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Students Present Policy Research on Housing, Immigration, Harassment

SP2 Student Emily Berkowitz presents at the APPAM Student Conference

Authored by: Alina Ladyzhensky

Photography by: Provided

Student Life


Four students from the Penn School of Social Policy & Practice (SP2) shared their research across a wide range of policy areas at the recent Association for Public Policy Analysis and Management (APPAM) Regional Student Conference, held in Washington, D.C.

APPAM is a non-profit focused on improving public policy and management through research, analysis, and education. The Regional Student Conference, which takes place twice a year, enables students to share and discuss their research with their peers, as well as attend workshops and professional networking events.

Emily Berkowitz, MSSP/MSW ‘19, an attendee and panelist at the conference, was particularly excited to witness so many social work students sharing their work.

“Too often, our field is misunderstood as only case management or clinical work—which is urgent, important work—but there are a growing number of graduate-level students doing meaningful, client-centered research and policy analysis,” Berkowitz said. “I hope more students will enter into the field of social work and social justice knowing that the macro track is available to them.”

Berkowitz was selected to participate in the Life in Public Housing panel, which featured research about the experiences of individuals in government-run housing, both in the United States and India. Her presentation focused on policy analysis of the Low-Income Housing Tax (LIHTC) credit, which is the leading provider of affordable housing in the U.S.

“LIHTC units are being built most often in gentrifying neighborhoods, and these units are more likely to convert to market-rate prices after the mandatory affordability period expires. The people benefiting most from the program are developers and private equity investors, rather than the renters the program was supposedly designed to support,” she explained.

“My recommendations are to remove profit-motive from unit development and the housing market largely; instead, I argue we should finance housing as a right through tax dollars that go directly into construction and development of safe, affordable places to live (socialized housing), as well as prioritize policies like rent control that protect renters currently living in gentrifying neighborhoods. I believe that affordable housing demands radical thinking.”

The analysis Berkowitz presented at the APPAM panel was part of her final paper for a social work and social policy course taught by SP2 faculty members Amy Castro-Baker, PhD, assistant professor, and Erin Coltrera, LSW, MSW, MSSP, lecturer.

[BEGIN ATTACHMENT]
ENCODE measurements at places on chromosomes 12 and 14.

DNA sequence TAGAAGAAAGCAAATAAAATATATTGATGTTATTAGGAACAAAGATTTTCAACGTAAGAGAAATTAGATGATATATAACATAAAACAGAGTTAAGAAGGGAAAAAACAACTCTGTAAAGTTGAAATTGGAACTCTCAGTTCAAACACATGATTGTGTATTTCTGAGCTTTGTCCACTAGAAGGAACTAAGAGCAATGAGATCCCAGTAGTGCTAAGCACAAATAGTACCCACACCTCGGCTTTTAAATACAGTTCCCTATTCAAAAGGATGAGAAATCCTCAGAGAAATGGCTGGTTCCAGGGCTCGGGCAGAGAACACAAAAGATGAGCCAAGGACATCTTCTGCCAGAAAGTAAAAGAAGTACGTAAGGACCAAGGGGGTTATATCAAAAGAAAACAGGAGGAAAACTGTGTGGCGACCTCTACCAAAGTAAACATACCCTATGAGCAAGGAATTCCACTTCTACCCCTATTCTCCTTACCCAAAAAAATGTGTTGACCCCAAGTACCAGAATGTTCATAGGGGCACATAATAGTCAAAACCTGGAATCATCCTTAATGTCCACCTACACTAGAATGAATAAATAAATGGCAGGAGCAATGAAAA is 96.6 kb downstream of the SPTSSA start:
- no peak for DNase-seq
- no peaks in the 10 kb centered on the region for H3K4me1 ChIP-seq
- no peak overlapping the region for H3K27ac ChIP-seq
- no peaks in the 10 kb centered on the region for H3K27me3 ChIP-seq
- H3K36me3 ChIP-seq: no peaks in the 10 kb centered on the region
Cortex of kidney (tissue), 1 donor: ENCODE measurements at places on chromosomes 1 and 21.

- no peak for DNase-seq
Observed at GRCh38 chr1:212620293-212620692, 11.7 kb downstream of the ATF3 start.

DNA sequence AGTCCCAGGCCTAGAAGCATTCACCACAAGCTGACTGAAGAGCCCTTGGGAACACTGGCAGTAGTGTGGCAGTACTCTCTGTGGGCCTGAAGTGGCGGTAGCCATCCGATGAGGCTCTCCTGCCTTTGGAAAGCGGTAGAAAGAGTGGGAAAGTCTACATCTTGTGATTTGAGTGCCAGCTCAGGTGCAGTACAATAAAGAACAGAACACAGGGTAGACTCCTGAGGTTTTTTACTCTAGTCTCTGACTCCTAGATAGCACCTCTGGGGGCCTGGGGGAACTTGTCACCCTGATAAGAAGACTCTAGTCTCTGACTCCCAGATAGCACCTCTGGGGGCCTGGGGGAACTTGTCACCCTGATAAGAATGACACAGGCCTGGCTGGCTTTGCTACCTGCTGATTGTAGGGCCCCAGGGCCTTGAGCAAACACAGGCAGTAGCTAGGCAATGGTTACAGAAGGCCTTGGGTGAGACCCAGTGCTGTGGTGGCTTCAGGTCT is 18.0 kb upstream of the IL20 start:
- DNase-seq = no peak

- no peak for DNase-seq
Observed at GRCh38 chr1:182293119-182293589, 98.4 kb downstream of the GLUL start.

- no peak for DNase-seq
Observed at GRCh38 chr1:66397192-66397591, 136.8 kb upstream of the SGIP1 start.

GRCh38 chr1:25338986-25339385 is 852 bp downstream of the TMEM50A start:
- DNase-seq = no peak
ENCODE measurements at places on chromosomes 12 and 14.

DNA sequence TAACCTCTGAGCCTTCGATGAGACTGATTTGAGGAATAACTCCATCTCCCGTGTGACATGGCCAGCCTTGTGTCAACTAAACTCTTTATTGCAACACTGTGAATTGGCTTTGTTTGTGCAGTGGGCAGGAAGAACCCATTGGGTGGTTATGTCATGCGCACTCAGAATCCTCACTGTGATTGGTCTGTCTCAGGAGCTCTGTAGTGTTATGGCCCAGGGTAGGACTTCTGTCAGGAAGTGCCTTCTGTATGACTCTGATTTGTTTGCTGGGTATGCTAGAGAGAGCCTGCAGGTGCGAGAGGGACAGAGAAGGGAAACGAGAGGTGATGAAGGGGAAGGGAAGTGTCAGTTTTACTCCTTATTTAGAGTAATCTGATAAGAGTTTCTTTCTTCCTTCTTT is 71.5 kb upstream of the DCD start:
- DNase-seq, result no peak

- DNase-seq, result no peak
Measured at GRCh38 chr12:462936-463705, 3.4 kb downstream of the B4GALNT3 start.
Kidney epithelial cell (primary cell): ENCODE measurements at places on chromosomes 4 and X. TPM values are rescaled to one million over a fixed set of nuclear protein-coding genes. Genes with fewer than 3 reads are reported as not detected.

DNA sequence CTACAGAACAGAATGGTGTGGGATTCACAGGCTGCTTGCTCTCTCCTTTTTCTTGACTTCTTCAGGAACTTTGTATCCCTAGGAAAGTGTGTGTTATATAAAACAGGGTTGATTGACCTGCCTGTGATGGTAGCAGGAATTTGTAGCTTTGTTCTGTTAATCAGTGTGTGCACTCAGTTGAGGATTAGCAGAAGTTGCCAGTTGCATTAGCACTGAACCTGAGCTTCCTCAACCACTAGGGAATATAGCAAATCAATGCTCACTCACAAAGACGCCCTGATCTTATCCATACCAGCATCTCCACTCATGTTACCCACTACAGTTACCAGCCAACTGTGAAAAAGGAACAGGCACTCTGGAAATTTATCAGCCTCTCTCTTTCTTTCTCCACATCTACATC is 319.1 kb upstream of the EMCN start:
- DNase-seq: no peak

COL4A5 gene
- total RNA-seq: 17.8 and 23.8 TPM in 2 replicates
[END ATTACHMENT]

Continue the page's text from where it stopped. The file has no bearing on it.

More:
“Both of these professionals are exceptional in their field, provided me with necessary tools, and inspired me to push myself in researching this topic. I also attended APPAM with the generous support of my field placement, Actionable Intelligence for Social Policy—an SP2 initiative,” Berkowitz said. “The support I have received from these professors and professionals has been invaluable. I am grateful for their support as I continue to advocate for radical systems-change through a social work lens.”

Another student who was invited to present at the conference, Vineesha Badabhagni, MSSP ‘19, participated in a panel entitled Harassment and Violence in Society, which included presentations on sexual violence on college campuses with particular attention toward international students.

Badabhagni shared her paper, “Kaabil – to Build a Harassment-Free Society for Women”, which was initially written for Research and Evaluation Design, an SP2 course she took in the fall. As she explained, the Kaabil program, currently operating at two private schools in India, “focuses on providing self-defense classes to girls and positive masculinity classes to boys going to school.”

In addition to gaining conference presentation experience, presenters had the opportunity to receive constructive feedback on their work from academics, practitioners, and other policy professionals.

“I received critical and amazing feedback for my paper. It was a great opportunity for me to present my work,” Badabhagni said. “We sometimes think that the projects we do through coursework may not be up to the mark for presenting in conferences outside, but that is not true. It is always important to believe in our work, however small it might be, and present it to the world.”

Additional SP2 student panelists at APPAM included Blanca Lontok Castro, who shared an analysis of immigration policy and family separation in the United States, and Christine Pappas, who presented a policy analysis and legislative strategy to improve outcomes for family caregivers.